Understanding Used Product Segment and Turn

In my last column, I talked about the importance of understanding the Washout Cycle and how understanding time to hold and number of units to sell through, effect your future inventory. In this edition, I am going to write about the importance of segment turn and how it effects overall Used Equipment Turn. To the people reading this article it is no surprise the bulk of the Dealership’s Cash is tied up in Used Equipment. The risk of every dealership is in used equipment. So much of the Dealership’s profitability is directly tied to its ability to generate cash by selling used equipment. The faster your dealership turns used equipment the more available cash there is to move to the next machine or project. Understanding how each inventory segment effects your overall turn will greatly increase your ability to achieve your turn goals.

Every Inventory has segments which move faster than others. Knowing what those are and how to react to them are paramount for the current economic environment. Dealerships should be trying to turn used inventory as fast as possible. The biggest delay in most segments is seasonality of equipment. For example, combines or planters usually have 2-3 peak selling cycles per year and High HP Row Crop and Utility Tractors have a year around selling cycle. The turn for each segment are dynamically different and it will need to be in order to reach overall turn goal.

Let’s assume the overall turn goal for the organization is 3x-4x but the combine turn currently is at 2x or less. In most case combines will be the slowest moving and have the largest inventory dollars associated. This mean if you rely on combines alone it will be very hard to achieve the stated turn goal. Segments like tractors will have to pick up the slack left by combines. If the turn goal of the dealership is 3x-4x times tractors will have 6x-8x turn. This will create the inventory turnover to influence the overall turn.

Understanding how each segment effects turn is very important. To overcome three segments with less than 2x turns, four segments had to have a 5x turn or better to achieve 3.34x turn. If any of the high turn segments would have be under 5x turn the overall turn would have been less than 3x turn.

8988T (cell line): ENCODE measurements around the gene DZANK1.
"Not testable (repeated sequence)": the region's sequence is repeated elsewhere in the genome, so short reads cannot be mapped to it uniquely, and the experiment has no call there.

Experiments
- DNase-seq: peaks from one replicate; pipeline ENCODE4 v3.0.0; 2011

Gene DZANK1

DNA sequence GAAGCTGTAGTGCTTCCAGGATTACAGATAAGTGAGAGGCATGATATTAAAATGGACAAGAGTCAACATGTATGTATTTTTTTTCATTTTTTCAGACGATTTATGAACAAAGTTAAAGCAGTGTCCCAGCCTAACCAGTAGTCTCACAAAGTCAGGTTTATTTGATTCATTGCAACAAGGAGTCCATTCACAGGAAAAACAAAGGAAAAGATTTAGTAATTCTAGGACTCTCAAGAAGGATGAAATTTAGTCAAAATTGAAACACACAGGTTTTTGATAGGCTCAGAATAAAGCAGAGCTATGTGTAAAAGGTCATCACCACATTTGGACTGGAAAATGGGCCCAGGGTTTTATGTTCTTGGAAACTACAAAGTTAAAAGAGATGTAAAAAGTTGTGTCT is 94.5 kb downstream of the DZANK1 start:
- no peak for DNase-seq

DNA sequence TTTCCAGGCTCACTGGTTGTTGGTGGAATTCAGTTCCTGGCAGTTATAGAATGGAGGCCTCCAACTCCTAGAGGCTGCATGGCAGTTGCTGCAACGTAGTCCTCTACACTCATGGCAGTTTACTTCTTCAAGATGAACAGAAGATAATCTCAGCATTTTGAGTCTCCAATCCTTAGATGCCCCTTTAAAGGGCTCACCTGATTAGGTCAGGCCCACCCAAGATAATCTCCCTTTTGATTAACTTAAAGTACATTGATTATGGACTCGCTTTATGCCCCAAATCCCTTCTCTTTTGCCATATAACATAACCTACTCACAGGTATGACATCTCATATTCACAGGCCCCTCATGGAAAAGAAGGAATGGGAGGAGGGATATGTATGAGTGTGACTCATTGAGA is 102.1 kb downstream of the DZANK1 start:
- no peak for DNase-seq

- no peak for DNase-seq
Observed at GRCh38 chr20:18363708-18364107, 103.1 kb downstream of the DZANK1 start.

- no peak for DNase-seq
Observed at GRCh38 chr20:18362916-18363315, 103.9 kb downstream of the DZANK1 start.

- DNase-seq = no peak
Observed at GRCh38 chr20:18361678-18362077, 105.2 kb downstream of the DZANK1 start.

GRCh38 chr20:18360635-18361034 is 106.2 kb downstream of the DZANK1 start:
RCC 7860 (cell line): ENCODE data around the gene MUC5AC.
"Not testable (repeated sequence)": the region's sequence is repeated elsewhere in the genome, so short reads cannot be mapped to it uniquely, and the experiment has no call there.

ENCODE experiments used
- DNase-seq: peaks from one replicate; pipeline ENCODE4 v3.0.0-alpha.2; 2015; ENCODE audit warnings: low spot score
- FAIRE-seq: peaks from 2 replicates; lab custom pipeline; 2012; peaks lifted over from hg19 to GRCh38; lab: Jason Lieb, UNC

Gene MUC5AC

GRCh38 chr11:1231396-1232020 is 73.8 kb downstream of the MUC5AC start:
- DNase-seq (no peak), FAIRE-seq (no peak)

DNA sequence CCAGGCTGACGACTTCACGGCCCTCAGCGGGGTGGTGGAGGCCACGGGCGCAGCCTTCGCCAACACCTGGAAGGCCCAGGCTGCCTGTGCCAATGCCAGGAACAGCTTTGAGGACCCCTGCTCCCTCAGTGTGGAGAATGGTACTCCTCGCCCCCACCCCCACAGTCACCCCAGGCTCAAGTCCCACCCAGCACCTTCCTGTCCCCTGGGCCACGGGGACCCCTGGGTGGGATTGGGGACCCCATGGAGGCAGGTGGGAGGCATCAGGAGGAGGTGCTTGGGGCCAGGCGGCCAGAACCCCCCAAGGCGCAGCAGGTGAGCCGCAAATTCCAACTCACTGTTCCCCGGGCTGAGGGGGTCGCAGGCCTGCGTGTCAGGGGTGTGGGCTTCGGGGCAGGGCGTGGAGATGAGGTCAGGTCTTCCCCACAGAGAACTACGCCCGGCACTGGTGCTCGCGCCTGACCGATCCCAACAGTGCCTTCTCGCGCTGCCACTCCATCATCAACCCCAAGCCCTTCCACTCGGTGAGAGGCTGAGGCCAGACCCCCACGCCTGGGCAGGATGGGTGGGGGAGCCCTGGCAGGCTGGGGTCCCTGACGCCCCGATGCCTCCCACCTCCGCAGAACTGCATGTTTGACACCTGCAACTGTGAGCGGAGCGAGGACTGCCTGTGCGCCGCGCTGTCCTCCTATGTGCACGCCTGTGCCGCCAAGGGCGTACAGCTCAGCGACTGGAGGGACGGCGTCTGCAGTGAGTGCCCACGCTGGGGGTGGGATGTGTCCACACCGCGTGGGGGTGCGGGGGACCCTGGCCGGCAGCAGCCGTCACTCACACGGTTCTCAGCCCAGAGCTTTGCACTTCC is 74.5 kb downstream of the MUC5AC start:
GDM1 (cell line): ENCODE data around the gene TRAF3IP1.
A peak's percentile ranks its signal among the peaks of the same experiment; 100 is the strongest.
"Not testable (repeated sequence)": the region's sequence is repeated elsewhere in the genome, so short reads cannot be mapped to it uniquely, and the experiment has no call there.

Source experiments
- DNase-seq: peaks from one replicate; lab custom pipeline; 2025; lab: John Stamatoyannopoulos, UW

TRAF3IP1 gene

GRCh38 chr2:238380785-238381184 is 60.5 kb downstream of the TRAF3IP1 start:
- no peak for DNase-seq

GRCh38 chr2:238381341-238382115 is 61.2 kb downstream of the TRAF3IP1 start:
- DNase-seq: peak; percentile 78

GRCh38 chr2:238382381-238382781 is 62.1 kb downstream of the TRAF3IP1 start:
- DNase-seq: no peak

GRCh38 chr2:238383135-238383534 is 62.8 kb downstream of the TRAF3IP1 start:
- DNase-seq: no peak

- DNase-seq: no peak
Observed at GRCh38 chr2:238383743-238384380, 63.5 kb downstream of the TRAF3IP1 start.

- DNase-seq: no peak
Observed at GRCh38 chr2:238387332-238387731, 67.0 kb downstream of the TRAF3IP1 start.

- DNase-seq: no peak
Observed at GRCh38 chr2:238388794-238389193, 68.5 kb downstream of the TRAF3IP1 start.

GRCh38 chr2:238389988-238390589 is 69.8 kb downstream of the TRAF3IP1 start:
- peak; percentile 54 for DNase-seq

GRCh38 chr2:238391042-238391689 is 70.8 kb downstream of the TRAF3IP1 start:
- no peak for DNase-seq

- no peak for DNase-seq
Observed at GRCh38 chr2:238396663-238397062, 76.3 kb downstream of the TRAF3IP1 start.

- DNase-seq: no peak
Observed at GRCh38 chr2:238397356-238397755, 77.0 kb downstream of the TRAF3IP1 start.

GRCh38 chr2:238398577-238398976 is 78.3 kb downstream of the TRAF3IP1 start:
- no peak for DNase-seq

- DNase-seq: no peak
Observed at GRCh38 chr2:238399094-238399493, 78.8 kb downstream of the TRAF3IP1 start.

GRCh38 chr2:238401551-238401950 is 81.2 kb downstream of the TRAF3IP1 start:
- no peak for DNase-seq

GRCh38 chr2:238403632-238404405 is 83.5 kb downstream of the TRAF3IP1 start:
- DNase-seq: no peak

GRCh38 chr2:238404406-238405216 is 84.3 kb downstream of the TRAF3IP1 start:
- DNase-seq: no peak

So, the questions you have to ask is which segments are the most important to focus on? If the Dealership focus shifts to Combines, Planters, and Tillage with less since of urgency on the tractor segments the dealership will run the risk missing the overall Turn goal. If the Dealership shifts its focus to the tractor segments it will have to increase sales to overcome the lack of Combine, Planter, and Tillage Sales. So unfortunately, there is no silver bullet. Each Segment needs to be equally as important as the next. If the Dealership lets up on one and focuses on the another, there will be ramifications effecting dealership performance.

Every machine traded for has to have a plan associated with it. Customer prospecting is the single most important element to inventory turn success. Knowing your customer base and who to call on, make and extraordinary difference in the washout cycle. The faster a trade cycle washes out, thus increasing dealership’s cash flow.

This has to be a focus of any Remarketing Manager! Not just turn but the Marketing of Equipment. Working with the Dealership’s Marketing Department and helping build campaigns. Using Customer Prospecting services, like EDA, to highlight customers with strong equity positions. Last but not least, creating a strong online presence to showcase the dealership ‘s equipment. That means clean; crisp pictures and strong story telling descriptions outlining first-hand accounts of the machine in question. Description so strong and descriptive when buyer in Iowa closes his/her eyes they can see the machine setting in Nebraska. Every machine in the Used Equipment Eco-system has its place in achieving your Dealership’s Used Inventory Turn Goals.

Casey SeymourComment